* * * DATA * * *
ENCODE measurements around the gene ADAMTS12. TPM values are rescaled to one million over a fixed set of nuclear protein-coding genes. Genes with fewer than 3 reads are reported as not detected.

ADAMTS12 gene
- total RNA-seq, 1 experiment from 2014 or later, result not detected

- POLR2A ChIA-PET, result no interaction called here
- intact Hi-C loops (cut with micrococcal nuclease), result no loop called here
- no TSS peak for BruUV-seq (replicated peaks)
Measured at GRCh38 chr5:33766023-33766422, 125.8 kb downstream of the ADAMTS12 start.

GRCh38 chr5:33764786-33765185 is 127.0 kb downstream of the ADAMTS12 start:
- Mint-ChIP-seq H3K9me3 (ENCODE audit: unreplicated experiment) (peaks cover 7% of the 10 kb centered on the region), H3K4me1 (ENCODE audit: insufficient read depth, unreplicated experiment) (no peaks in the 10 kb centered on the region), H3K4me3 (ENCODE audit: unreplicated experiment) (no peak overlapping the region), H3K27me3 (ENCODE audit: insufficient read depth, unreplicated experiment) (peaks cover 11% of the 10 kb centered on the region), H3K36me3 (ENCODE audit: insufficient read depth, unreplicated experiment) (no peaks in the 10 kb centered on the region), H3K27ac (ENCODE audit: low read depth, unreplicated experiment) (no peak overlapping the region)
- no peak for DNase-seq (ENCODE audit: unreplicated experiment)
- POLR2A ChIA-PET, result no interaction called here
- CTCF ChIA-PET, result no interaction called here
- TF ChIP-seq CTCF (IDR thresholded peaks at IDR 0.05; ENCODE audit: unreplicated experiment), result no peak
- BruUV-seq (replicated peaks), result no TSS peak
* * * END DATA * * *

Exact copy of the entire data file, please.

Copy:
ENCODE measurements around the gene ADAMTS12. TPM values are rescaled to one million over a fixed set of nuclear protein-coding genes. Genes with fewer than 3 reads are reported as not detected.

ADAMTS12 gene
- total RNA-seq, 1 experiment from 2014 or later, result not detected

- POLR2A ChIA-PET, result no interaction called here
- intact Hi-C loops (cut with micrococcal nuclease), result no loop called here
- no TSS peak for BruUV-seq (replicated peaks)
Measured at GRCh38 chr5:33766023-33766422, 125.8 kb downstream of the ADAMTS12 start.

GRCh38 chr5:33764786-33765185 is 127.0 kb downstream of the ADAMTS12 start:
- Mint-ChIP-seq H3K9me3 (ENCODE audit: unreplicated experiment) (peaks cover 7% of the 10 kb centered on the region), H3K4me1 (ENCODE audit: insufficient read depth, unreplicated experiment) (no peaks in the 10 kb centered on the region), H3K4me3 (ENCODE audit: unreplicated experiment) (no peak overlapping the region), H3K27me3 (ENCODE audit: insufficient read depth, unreplicated experiment) (peaks cover 11% of the 10 kb centered on the region), H3K36me3 (ENCODE audit: insufficient read depth, unreplicated experiment) (no peaks in the 10 kb centered on the region), H3K27ac (ENCODE audit: low read depth, unreplicated experiment) (no peak overlapping the region)
- no peak for DNase-seq (ENCODE audit: unreplicated experiment)
- POLR2A ChIA-PET, result no interaction called here
- CTCF ChIA-PET, result no interaction called here
- TF ChIP-seq CTCF (IDR thresholded peaks at IDR 0.05; ENCODE audit: unreplicated experiment), result no peak
- BruUV-seq (replicated peaks), result no TSS peak